Specified a Cluster

In addition to searching in multiple clusters, Clusterpedia can also search for resources in a specified cluster.

Using Search Label or URL Query to specify a single cluster is not different from specifying a cluster in URL Path in terms of performance

This topic focuses on specifying clusters in URL Path

Before using kubectl in the way of specifying a cluster, you need to configure the cluster shortcut for kubectl

kubectl --cluster cluster-1 get deployments -n kube-system
# Output:
kube-system   cluster-1   coredns                   2/2     2            2           68d

Specify a cluster by using the cluster name in the URL path

kubectl get --raw="/apis/clusterpedia.io/v1beta1/resources/clusters/cluster-1/apis/apps/v1/deployments"

You can also specify a single cluster by URL Query

kubectl get --raw="/apis/clusterpedia.io/v1beta1/resources/apis/apps/v1/deployments?clusters=cluster-1"

The function supported by searching in a specified cluster is basically the same as that of multi-cluster search.

It is more convenient for searching by Owner in a specified cluster. In addition, when getting a single resource, you can only use the specified cluster in the URL Path.

Search by Parent or Ancestor Owner

To query by Owner, you shall specify a single cluster. You can use Search Label or URL Query to specify, or specify the cluster name in the URL Path.

Searching for resources based on ancestor owners can be done with Owner UID or Owner Name, and with Owner Seniority for Owner seniority advancement.

For the specific query parameters, you can refer to Search by Owner

In this way, you can directly search for the Pods corresponding to a Deployment without having to query which ReplicaSet belong to that Deployment.

Use the Owner UID

Owner Name and Owner Group Resource will be ignored after Owner UID is specified.

Firstly use kubectl to get Deployment UID

kubectl --cluster cluster-1 get deploy fake-deploy -o jsonpath="{.metadata.uid}"

Getting the uid under kubectl may be tricky, but it’s usually already easier to check metadata.uid in UI scenarios

Use owner-uid to specify Owner UID and use owner-seniority to promote the Owner’s seniority.

owner-seniority is 0 by default, which represents Owner is parent. If you set it to 1, Owenr can be promoted to grandfather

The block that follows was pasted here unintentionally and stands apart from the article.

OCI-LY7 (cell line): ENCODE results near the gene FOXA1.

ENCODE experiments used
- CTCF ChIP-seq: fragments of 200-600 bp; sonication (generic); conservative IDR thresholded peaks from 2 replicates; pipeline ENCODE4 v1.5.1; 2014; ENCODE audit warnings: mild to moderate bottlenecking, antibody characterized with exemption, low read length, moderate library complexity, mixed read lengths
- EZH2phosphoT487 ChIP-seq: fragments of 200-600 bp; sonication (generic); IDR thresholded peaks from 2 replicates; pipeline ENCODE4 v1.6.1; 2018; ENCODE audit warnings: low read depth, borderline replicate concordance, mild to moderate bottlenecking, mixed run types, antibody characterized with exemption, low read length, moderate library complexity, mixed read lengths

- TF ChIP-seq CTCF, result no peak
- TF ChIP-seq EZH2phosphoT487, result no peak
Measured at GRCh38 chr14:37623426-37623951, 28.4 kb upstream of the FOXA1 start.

kubectl --cluster cluster-1 get pods -l \

kubectl get --raw="/apis/clusterpedia.io/v1beta1/resources/clusters/cluster-1/api/v1/namespaces/default/pods?ownerUID=151ae265-28fe-4734-850e-b641266cd5da&ownerSeniority=1"

Use the Owner Name

If the Owner UID is not known in advance, then using Owner UID is a more troublesome way.

We can specify the Owner by it’s name, and we can also specify Owner Group Resource to restrict the Owner’s Group Resource.

Again, let’s take the example of getting the corresponding Pods under Deployment.

kubectl --cluster cluster-1 get pods -l \

In addition, to avoid multiple types of owner resources in some cases, we can use the Owner Group Resource to restrict the type of owner.

kubectl --cluster cluster-1 get pods -l \

kubectl get --raw="/apis/clusterpedia.io/v1beta1/resources/clusters/cluster-1/api/v1/namespaces/default/pods?ownerName=deploy-1&ownerSeniority=1"

Get a single resource

When we want to use the resource name to get (Get) a resource, we must pass the cluster name in the URL Path, just like namespace.

If a resource name is passed in a multi-cluster mode, an error will be reported

kubectl --cluster cluster-1 get deploy fake-deploy 
# Output:
cluster-1   fake-deploy 1/1     1            1           35d

Certainly, you can use Search Label to specify a resource name in the case of kubectl.

However, if you use -o yaml or other methods to check the returned source data, it is different from using kubectl --cluster <cluster name>.

# The actual server returns the DeploymentList resource, which is replaced with a list by kubectl
kubectl --cluster clusterpedia get deploy -l 
     search.clusterpedia.io/names=fake-deploy" -o yaml
# Output:
apiVersion: v1
- ...
kind: List
  resourceVersion: ""
  selfLink: ""

The actual returned resource is still a KindList, while kubectl --cluster <clsuter name> returns a specific Kind.

kubectl --cluster cluster-1 get deploy fake-deploy -o yaml
# Output:
apiVersion: apps/v1
kind: Deployment
    deployment.kubernetes.io/revision: "1"
    shadow.clusterpedia.io/cluster-name: cluster-1
  creationTimestamp: "2021-12-16T02:26:29Z"
  generation: 2
  name: fake-deploy
  namespace: default
  resourceVersion: "38085769"
  uid: 151ae265-28fe-4734-850e-b641266cd5da

The URL to get a specified resource can be divided into three parts:

  • Prefix to search for resource: /apis/clusterpedia.io/v1beta1/resources
  • Specified cluster name: /clusters/< cluster name >
  • Resource name for Kubernetes API: Path /apis/apps/v1/namespaces/< namespace >/deployments/< resource name >
kubectl get --raw="/apis/clusterpedia.io/v1beta1/resources/clusters/cluster-1/apis/apps/v1/namespaces/default/deployments/fake-deploy"